If you haven’t already noticed, we’re currently emerging from a global pandemic. We’ve been through social isolation, lockdown and quarantine, and Britain is facing a tough period of unemployment and economic uncertainty. So many of us have lost our jobs, our clients and our income over the past few months and we’re just about ready to start getting back on our feet again.
As a freelancer, money is always a big topic of conversation. From handling our own income tax to budgeting for quieter periods, it can often feel like a struggle to stay afloat. Particularly in times like this, where every penny counts, we can’t afford to be wasting our cash on non-essentials — even if we’re told they might just save our business.
I’m by no means a financial expert, and I’m definitely guilty of the odd indulgent purchase in my business expenses. However, over time I’ve learnt the hard way that there are five key expenses that we definitely don’t need to burn our budgets on.
Shiny New Equipment
When I first started out as a freelancer, I had a preconception that I needed to have all of the latest tech to be successful. I was looking into buying a new iPhone with a better camera, I wanted to get the latest iMac, I wanted a new camera, pricey headphones…I believed that by spending all of this money on expensive equipment, that I would somehow become an incredible freelancer overnight.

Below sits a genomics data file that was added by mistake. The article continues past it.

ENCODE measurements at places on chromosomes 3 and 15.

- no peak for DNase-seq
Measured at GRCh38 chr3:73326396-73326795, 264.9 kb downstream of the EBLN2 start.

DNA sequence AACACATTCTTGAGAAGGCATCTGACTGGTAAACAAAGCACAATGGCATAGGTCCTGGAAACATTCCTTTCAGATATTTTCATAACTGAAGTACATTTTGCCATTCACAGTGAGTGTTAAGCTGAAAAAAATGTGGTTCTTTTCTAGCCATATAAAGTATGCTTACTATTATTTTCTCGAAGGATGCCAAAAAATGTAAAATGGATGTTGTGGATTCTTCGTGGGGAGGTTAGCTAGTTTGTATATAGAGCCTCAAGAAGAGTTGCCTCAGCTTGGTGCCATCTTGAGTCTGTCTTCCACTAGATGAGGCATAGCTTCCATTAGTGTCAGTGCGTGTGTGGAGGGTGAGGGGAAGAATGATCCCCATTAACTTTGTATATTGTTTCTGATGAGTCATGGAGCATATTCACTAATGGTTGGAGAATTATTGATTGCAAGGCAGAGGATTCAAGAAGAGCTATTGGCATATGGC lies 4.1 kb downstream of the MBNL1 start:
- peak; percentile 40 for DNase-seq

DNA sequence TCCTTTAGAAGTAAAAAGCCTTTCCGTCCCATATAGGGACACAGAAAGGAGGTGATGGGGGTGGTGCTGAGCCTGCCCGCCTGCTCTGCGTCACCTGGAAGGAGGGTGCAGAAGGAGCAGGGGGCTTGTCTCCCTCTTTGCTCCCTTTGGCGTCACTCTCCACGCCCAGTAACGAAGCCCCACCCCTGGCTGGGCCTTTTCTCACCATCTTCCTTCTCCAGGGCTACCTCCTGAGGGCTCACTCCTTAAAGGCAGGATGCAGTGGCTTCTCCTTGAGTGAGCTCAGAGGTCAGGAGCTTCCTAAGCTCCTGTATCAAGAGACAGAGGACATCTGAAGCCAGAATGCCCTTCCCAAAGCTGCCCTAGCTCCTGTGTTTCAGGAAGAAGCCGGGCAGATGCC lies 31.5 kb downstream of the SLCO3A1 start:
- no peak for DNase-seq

It’s just not true. In some industries, yes having high-quality technology does impact the quality of your work, but for most of us, our standard laptops, phones and headphones are perfectly acceptable to keep us going. For most clients, it’s the time, effort and end result that impresses them the most, rather than the tools you use to work on — and as long as you can do your work efficiently on your usual device, then it doesn’t matter if it’s the latest model or not.
Expensive Networking Groups
There’s no point in denying that finding clients is one of the hardest parts of working for yourself. Trying to source reliable projects with solid clients that are exciting to work on can sometimes feel like the biggest job you complete in a week. But signing up for pricey networking events every month, or joining a high paying networking group is not always the best way to client-hunt.
Whilst I do admit that networking groups have their advantages, and it’s always nice to meet other freelancers, if you don’t have the budget for their subscription fees then try sticking to the low-cost client sourcing options instead. Social media marketing, email marketing and creating a great accessible website are quick and cheap ways to get started and allow you to connect with more businesses than just those in your networking group.
Coffee Shop Hot Desking
An aesthetic fantasy for many a wannabe freelancer is the coffee shop workday. Spending long luxurious hours sitting by the window of your favourite coffee shop, sipping a fresh latte and casually replying to a couple of emails before your pastry arrives. Unfortunately, all of those delicious croissants, cappuccinos and coffee shop visits can be incredibly costly for your business budget.